Most people are not aware of what the different meth charges are in SC. In several parts of South Carolina, crystal meth is most often cooked or prepared in residential homes using household ingredients and it is known as a synthetic drug. The drug is chemically similar to drugs that are used in the treatment of deficit disorders.
These drugs are known to be part of the amphetamine family. However, even if they belong to the same family is that the prescribed amphetamines can safely be used when following a doctor’s directions and they can be legally used if the person using the drug has a valid prescription. On the other hand, methamphetamine as a drug is illegal under every circumstance.
The South Carolina laws have criminalized the sale and use and as well the possession of controlled substances. It is essential to understand the consequences you could be facing depending on the charge and how a Columbia criminal defense attorney can help you.
Simple Possession of Meth
Meth use can cause severe damage to the body including brain damage, heart disease, liver problems, kidney failure, and even death. Meth users may experience hallucinations, paranoia, depression, anxiety, insomnia, weight loss, and increased aggression. Meth can also lead to criminal activity, violence, and suicide.
Simple possession of methamphetamine is a misdemeanor crime in South Carolina. If you are charged with simple possession of methamphetamine, you could face jail time, fines, probation, community service, substance abuse treatment, and/or ignition interlock device requirements.
If you are convicted of simple possession of methamphetamine, the court may impose any combination of fines, jail time, probation, community service hours, ignition interlock device requirements, and/or substance abuse treatment.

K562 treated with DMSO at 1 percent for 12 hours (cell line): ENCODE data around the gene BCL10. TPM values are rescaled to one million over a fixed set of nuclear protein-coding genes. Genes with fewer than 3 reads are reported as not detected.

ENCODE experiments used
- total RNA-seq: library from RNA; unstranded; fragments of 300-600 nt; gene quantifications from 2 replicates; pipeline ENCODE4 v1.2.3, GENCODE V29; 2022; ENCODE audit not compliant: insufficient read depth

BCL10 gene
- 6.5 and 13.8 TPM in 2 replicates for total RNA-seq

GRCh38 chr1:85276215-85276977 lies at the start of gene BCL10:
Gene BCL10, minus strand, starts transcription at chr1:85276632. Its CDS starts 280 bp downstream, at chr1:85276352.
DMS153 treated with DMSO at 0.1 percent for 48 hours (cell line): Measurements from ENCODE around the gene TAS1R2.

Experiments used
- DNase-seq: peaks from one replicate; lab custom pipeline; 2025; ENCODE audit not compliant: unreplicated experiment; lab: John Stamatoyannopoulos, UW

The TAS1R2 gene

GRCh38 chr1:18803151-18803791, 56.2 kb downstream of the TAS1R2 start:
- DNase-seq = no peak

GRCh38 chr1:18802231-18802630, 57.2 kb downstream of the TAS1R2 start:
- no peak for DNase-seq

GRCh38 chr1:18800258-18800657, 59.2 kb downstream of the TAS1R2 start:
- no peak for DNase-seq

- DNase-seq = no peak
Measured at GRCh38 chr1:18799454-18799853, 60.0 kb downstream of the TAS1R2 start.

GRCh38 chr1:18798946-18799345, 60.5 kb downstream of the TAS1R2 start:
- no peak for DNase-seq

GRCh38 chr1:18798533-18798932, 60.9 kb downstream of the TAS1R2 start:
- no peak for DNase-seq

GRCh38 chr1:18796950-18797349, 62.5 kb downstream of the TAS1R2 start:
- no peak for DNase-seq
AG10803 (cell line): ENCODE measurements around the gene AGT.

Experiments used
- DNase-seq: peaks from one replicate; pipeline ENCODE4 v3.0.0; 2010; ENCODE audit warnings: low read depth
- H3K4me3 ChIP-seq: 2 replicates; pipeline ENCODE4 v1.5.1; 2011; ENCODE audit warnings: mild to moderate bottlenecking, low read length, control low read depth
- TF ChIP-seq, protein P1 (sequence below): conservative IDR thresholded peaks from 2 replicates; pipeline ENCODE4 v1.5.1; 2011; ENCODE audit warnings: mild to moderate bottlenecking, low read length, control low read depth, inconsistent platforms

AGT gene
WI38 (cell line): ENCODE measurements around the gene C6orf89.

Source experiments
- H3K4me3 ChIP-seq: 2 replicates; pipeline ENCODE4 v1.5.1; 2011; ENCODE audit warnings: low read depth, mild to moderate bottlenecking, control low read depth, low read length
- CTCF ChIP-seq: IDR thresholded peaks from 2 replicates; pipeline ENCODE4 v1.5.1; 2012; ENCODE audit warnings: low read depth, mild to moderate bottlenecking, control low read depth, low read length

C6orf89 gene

You may have been arrested for simple possession of methamphetamine. You should not speak to anyone about what happened unless you have legal representation. Your attorney can advise you to plead guilty to avoid jail time depending on the circumstances revolving around your case. If you do not want to enter a plea agreement, you may choose to go to trial. At trial, your lawyer will try to prove that you did not intend to possess methamphetamine. In addition, your lawyer may argue that the amount of methamphetamine was small enough to fit inside a container.
Possession With Intent to Distribute or Manufacturing
Possession of meth with intent as a first-time offense is a misdemeanor crime in South Carolina. The offense carries with it a fine of $5000 and a minimum sentence of three years in prison, and a maximum sentence of 20 years in prison. Meth charges are different compared to other drug possession charges. As a second offense or a subsequent offense Actual possession of meth graduates to a felony offense. Even as a first-time offense the charge can turn out to be a felony depending on the quantity of drugs in possession.
Manufacturing these types of drugs is a felony offense. You can be convicted of manufacturing meth, Possession with intent to manufacture the illegal substance as a felony offense in South Carolina. If you are charged with possession with intent to manufacture due to the additional charges you could face serious penalties including jail time or a severe jail sentence, fines, probation, community service, and drug treatment programs. A criminal charge that turns into a conviction can also affect your driver’s license and immigration status.